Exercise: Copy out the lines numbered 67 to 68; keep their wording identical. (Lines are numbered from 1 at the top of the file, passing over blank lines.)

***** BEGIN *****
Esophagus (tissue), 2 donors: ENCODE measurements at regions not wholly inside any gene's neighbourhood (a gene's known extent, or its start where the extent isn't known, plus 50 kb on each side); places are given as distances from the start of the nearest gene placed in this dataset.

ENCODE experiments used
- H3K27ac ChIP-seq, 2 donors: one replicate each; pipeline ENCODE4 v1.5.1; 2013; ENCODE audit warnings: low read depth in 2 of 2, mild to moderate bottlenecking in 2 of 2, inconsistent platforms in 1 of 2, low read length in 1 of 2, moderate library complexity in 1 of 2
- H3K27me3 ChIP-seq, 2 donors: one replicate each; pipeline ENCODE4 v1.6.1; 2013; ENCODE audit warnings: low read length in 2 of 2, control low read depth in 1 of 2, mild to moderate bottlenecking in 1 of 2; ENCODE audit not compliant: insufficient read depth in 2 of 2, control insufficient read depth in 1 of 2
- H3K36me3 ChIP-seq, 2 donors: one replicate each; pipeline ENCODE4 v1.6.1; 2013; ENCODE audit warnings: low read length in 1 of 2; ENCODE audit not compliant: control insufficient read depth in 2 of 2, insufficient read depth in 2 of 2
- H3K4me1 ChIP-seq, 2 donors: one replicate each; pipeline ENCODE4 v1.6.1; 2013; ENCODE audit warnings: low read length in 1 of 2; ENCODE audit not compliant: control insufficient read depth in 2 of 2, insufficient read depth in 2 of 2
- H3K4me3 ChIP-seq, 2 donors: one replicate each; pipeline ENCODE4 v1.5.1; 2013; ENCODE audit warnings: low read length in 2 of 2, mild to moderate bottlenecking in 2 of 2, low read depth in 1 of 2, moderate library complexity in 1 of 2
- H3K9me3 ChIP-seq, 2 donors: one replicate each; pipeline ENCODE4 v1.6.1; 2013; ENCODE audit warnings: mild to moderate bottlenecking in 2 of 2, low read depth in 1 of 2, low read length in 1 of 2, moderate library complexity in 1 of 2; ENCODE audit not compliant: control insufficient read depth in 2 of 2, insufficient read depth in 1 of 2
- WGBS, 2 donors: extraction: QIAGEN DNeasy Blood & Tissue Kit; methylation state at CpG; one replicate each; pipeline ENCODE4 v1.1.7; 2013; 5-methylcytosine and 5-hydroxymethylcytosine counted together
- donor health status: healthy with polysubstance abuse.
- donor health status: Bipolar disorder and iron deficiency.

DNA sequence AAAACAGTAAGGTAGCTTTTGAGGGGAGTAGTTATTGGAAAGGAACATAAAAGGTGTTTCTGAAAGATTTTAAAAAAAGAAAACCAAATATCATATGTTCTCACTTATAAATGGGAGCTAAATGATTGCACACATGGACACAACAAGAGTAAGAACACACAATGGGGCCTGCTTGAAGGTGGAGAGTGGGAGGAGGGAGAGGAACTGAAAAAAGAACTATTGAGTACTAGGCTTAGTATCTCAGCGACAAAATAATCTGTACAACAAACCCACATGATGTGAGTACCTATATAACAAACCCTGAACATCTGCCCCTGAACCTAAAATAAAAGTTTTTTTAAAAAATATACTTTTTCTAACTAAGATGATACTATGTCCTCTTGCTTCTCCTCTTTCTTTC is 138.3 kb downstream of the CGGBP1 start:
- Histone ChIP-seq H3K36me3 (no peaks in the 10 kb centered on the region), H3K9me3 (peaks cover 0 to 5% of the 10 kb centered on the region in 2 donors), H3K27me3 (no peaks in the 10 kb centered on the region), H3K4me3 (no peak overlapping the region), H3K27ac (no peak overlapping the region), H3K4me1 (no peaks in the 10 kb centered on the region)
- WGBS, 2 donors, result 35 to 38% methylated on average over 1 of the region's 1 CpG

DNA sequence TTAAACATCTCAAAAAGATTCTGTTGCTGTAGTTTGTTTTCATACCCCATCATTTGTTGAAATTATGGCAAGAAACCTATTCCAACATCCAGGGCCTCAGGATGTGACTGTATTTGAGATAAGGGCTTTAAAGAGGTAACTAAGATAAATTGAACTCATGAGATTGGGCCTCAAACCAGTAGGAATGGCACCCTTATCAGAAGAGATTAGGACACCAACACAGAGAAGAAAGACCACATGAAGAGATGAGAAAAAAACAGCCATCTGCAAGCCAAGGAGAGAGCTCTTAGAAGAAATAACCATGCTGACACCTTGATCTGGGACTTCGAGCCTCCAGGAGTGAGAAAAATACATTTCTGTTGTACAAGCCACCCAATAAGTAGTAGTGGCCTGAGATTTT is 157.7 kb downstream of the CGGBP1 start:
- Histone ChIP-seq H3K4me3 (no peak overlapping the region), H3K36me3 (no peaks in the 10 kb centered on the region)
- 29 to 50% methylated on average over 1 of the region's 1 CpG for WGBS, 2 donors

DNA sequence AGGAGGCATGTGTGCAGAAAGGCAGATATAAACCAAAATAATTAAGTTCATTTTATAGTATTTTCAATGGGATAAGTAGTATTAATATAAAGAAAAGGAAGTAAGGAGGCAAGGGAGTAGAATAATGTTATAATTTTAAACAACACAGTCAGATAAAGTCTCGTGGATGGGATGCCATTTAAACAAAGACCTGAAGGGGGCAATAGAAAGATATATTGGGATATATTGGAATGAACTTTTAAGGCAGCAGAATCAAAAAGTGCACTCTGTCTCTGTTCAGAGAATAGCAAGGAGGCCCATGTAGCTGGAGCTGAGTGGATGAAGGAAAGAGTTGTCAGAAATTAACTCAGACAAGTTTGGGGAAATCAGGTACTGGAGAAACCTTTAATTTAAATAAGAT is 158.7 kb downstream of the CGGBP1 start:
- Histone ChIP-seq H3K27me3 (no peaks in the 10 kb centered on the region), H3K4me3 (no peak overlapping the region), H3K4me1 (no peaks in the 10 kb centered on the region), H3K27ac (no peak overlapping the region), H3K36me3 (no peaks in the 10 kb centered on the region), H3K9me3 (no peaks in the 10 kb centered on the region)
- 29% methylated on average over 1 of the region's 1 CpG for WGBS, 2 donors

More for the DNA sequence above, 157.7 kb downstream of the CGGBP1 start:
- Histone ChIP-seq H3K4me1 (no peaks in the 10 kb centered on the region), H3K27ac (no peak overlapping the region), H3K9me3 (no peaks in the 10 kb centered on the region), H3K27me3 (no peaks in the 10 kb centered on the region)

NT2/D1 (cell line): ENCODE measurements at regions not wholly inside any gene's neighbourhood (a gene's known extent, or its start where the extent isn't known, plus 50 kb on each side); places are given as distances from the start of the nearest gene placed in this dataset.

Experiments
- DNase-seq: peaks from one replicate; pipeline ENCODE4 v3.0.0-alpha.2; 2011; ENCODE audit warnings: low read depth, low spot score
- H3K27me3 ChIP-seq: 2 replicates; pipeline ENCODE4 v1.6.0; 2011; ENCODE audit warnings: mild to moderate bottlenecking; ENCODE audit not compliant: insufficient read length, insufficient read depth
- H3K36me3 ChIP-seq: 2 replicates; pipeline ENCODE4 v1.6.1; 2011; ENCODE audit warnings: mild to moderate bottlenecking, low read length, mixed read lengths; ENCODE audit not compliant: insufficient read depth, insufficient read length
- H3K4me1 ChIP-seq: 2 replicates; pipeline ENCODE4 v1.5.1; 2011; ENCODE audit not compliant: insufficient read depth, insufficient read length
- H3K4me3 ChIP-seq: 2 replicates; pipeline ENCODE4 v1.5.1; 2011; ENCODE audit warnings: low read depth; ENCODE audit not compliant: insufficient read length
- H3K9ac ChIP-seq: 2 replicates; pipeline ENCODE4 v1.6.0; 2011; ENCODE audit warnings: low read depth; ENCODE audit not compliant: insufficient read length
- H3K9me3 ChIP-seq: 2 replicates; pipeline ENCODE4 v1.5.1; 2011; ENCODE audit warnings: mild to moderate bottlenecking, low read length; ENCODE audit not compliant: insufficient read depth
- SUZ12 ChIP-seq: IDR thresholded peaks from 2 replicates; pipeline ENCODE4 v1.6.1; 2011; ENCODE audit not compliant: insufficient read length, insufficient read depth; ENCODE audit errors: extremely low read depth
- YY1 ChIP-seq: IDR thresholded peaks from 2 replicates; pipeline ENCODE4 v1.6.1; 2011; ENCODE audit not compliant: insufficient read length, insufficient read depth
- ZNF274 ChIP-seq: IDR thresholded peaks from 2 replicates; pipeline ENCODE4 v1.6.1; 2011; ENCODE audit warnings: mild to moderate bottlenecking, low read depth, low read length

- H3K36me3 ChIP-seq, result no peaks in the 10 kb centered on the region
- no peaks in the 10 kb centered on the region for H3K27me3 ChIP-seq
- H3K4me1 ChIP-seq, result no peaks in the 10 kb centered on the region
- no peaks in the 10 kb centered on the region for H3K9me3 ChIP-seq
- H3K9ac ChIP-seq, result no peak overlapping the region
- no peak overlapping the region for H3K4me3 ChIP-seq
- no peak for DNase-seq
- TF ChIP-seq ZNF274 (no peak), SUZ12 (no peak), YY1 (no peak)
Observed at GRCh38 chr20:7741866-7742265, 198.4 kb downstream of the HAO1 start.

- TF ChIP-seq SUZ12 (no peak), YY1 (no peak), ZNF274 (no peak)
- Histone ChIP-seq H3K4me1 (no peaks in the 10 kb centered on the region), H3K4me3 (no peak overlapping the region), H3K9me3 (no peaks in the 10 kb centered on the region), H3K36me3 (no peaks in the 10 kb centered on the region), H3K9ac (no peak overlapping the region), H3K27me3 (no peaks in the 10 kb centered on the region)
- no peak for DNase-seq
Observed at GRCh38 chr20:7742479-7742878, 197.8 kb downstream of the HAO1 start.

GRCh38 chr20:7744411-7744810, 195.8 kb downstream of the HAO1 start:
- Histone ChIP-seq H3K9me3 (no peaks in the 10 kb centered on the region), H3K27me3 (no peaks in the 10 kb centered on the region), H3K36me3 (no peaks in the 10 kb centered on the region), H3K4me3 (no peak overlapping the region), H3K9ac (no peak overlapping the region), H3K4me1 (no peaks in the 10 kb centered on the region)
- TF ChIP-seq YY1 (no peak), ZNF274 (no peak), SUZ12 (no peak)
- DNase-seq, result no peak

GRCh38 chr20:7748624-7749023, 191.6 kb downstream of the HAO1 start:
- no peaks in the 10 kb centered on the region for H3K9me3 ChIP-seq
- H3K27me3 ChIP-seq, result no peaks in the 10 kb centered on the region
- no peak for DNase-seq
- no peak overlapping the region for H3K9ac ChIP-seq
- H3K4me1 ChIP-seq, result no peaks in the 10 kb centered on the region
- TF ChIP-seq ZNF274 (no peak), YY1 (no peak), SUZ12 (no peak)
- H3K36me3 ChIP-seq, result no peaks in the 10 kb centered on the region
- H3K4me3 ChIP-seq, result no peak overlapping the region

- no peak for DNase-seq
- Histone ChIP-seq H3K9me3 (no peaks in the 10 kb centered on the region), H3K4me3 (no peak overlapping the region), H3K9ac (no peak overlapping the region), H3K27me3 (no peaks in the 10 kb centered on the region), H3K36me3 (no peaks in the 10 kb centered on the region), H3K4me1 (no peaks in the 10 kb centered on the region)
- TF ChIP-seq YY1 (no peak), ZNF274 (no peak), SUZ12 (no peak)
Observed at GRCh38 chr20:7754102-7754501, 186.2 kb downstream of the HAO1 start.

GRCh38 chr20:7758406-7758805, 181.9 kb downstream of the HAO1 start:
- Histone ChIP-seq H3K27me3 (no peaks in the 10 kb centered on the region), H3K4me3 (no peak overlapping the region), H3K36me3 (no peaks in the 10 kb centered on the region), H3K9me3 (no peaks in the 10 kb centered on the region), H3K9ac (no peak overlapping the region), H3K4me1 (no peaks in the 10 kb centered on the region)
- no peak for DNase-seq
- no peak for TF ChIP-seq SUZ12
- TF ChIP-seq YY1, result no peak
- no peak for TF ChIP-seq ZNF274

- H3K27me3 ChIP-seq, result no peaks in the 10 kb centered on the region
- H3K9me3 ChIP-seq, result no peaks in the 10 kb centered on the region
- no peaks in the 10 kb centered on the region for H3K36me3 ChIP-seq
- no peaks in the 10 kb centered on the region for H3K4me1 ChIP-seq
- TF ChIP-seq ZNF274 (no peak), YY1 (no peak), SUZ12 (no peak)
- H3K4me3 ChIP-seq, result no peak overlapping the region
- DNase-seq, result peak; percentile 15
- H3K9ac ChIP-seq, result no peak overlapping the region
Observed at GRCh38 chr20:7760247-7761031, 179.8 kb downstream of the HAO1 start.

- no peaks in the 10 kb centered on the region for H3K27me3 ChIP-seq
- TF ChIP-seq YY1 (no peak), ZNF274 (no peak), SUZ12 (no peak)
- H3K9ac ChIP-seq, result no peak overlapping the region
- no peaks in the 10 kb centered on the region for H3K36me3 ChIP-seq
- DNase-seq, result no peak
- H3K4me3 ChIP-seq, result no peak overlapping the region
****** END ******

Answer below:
- no peak for DNase-seq
- no peak for TF ChIP-seq SUZ12